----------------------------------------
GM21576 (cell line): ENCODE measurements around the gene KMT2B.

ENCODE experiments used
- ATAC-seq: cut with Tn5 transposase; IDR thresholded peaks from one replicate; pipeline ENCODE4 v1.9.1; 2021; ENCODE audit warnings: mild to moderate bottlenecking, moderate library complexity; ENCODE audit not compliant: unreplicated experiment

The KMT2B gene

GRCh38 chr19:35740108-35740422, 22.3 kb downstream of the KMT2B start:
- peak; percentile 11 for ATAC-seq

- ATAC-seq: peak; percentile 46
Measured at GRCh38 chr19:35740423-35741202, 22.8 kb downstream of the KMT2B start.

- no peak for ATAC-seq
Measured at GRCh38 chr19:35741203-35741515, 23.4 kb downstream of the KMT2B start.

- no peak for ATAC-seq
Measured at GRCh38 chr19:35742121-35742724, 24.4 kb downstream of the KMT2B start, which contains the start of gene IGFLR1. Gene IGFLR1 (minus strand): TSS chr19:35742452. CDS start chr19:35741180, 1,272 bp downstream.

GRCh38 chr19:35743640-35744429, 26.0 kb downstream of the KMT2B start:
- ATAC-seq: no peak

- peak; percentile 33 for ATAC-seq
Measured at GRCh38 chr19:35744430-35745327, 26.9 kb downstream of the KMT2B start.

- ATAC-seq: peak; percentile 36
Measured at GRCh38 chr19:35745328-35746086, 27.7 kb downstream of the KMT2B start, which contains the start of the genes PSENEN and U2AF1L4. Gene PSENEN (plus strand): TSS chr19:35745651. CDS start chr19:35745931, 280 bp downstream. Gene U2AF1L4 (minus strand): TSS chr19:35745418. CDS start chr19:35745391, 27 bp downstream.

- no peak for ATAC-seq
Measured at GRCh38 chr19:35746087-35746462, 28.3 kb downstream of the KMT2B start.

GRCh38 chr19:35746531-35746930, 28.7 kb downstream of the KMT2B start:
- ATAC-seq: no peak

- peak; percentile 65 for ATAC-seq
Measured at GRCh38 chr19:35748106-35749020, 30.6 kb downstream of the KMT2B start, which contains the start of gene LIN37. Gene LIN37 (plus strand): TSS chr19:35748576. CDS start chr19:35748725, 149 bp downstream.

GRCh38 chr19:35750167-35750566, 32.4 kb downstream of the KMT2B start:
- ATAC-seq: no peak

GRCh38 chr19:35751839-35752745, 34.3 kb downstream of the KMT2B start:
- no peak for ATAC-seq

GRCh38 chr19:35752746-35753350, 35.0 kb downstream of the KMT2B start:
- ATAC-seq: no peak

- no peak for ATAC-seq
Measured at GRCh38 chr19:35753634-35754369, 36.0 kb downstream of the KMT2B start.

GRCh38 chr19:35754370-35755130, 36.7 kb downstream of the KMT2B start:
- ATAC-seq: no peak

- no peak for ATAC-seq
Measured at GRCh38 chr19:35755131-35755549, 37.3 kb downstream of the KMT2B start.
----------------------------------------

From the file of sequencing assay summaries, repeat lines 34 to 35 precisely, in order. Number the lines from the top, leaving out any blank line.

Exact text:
- ATAC-seq: no peak

- no peak for ATAC-seq